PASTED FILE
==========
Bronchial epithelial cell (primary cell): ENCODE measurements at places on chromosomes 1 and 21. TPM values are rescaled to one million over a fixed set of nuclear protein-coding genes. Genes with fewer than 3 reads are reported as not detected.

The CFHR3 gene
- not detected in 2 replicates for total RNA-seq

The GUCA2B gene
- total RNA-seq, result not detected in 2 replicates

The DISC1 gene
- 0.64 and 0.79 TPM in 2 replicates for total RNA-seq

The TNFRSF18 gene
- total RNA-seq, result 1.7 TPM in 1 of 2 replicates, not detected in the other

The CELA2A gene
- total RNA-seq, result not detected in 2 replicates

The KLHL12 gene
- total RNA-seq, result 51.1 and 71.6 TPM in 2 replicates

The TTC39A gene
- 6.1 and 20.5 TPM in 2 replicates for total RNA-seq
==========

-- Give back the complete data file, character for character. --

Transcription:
Bronchial epithelial cell (primary cell): ENCODE measurements at places on chromosomes 1 and 21. TPM values are rescaled to one million over a fixed set of nuclear protein-coding genes. Genes with fewer than 3 reads are reported as not detected.

The CFHR3 gene
- not detected in 2 replicates for total RNA-seq

The GUCA2B gene
- total RNA-seq, result not detected in 2 replicates

The DISC1 gene
- 0.64 and 0.79 TPM in 2 replicates for total RNA-seq

The TNFRSF18 gene
- total RNA-seq, result 1.7 TPM in 1 of 2 replicates, not detected in the other

The CELA2A gene
- total RNA-seq, result not detected in 2 replicates

The KLHL12 gene
- total RNA-seq, result 51.1 and 71.6 TPM in 2 replicates

The TTC39A gene
- 6.1 and 20.5 TPM in 2 replicates for total RNA-seq